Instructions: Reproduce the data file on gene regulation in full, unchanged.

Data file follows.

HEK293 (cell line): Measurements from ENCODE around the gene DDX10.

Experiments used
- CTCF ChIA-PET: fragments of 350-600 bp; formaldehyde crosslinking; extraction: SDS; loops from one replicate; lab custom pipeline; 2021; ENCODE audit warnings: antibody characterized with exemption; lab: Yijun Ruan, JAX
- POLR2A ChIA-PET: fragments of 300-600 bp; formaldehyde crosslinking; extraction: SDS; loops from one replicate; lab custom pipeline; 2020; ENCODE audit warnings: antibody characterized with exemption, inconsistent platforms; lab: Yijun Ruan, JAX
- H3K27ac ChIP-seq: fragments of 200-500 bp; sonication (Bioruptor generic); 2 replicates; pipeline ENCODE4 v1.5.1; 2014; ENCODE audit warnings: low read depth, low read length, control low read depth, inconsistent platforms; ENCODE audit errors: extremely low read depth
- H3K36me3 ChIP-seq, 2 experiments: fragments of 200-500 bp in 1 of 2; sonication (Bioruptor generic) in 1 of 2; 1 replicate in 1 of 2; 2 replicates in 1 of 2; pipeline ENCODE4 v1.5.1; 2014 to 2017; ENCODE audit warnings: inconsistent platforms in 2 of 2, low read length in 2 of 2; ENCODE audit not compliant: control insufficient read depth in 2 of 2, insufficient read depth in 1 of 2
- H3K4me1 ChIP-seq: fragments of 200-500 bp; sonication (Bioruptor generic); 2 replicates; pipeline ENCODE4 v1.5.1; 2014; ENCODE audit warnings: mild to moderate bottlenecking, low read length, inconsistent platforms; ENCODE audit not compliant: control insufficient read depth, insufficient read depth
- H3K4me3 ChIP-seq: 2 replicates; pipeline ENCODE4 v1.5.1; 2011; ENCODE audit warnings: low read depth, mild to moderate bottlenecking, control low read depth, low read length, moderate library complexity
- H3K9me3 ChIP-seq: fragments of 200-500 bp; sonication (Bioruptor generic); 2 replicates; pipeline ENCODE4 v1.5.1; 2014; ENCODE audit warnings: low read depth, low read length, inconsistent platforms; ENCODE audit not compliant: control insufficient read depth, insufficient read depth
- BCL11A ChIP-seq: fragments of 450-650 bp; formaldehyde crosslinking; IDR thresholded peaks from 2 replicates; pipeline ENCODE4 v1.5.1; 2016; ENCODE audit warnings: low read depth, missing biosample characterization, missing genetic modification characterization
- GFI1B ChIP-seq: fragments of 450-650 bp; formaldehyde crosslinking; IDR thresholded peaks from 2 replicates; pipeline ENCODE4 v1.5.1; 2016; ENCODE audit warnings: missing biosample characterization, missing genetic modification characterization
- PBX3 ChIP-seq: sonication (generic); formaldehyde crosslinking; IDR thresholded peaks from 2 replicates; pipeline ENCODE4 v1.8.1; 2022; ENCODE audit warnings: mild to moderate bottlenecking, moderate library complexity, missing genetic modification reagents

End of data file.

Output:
HEK293 (cell line): Measurements from ENCODE around the gene DDX10.

Experiments used
- CTCF ChIA-PET: fragments of 350-600 bp; formaldehyde crosslinking; extraction: SDS; loops from one replicate; lab custom pipeline; 2021; ENCODE audit warnings: antibody characterized with exemption; lab: Yijun Ruan, JAX
- POLR2A ChIA-PET: fragments of 300-600 bp; formaldehyde crosslinking; extraction: SDS; loops from one replicate; lab custom pipeline; 2020; ENCODE audit warnings: antibody characterized with exemption, inconsistent platforms; lab: Yijun Ruan, JAX
- H3K27ac ChIP-seq: fragments of 200-500 bp; sonication (Bioruptor generic); 2 replicates; pipeline ENCODE4 v1.5.1; 2014; ENCODE audit warnings: low read depth, low read length, control low read depth, inconsistent platforms; ENCODE audit errors: extremely low read depth
- H3K36me3 ChIP-seq, 2 experiments: fragments of 200-500 bp in 1 of 2; sonication (Bioruptor generic) in 1 of 2; 1 replicate in 1 of 2; 2 replicates in 1 of 2; pipeline ENCODE4 v1.5.1; 2014 to 2017; ENCODE audit warnings: inconsistent platforms in 2 of 2, low read length in 2 of 2; ENCODE audit not compliant: control insufficient read depth in 2 of 2, insufficient read depth in 1 of 2
- H3K4me1 ChIP-seq: fragments of 200-500 bp; sonication (Bioruptor generic); 2 replicates; pipeline ENCODE4 v1.5.1; 2014; ENCODE audit warnings: mild to moderate bottlenecking, low read length, inconsistent platforms; ENCODE audit not compliant: control insufficient read depth, insufficient read depth
- H3K4me3 ChIP-seq: 2 replicates; pipeline ENCODE4 v1.5.1; 2011; ENCODE audit warnings: low read depth, mild to moderate bottlenecking, control low read depth, low read length, moderate library complexity
- H3K9me3 ChIP-seq: fragments of 200-500 bp; sonication (Bioruptor generic); 2 replicates; pipeline ENCODE4 v1.5.1; 2014; ENCODE audit warnings: low read depth, low read length, inconsistent platforms; ENCODE audit not compliant: control insufficient read depth, insufficient read depth
- BCL11A ChIP-seq: fragments of 450-650 bp; formaldehyde crosslinking; IDR thresholded peaks from 2 replicates; pipeline ENCODE4 v1.5.1; 2016; ENCODE audit warnings: low read depth, missing biosample characterization, missing genetic modification characterization
- GFI1B ChIP-seq: fragments of 450-650 bp; formaldehyde crosslinking; IDR thresholded peaks from 2 replicates; pipeline ENCODE4 v1.5.1; 2016; ENCODE audit warnings: missing biosample characterization, missing genetic modification characterization
- PBX3 ChIP-seq: sonication (generic); formaldehyde crosslinking; IDR thresholded peaks from 2 replicates; pipeline ENCODE4 v1.8.1; 2022; ENCODE audit warnings: mild to moderate bottlenecking, moderate library complexity, missing genetic modification reagents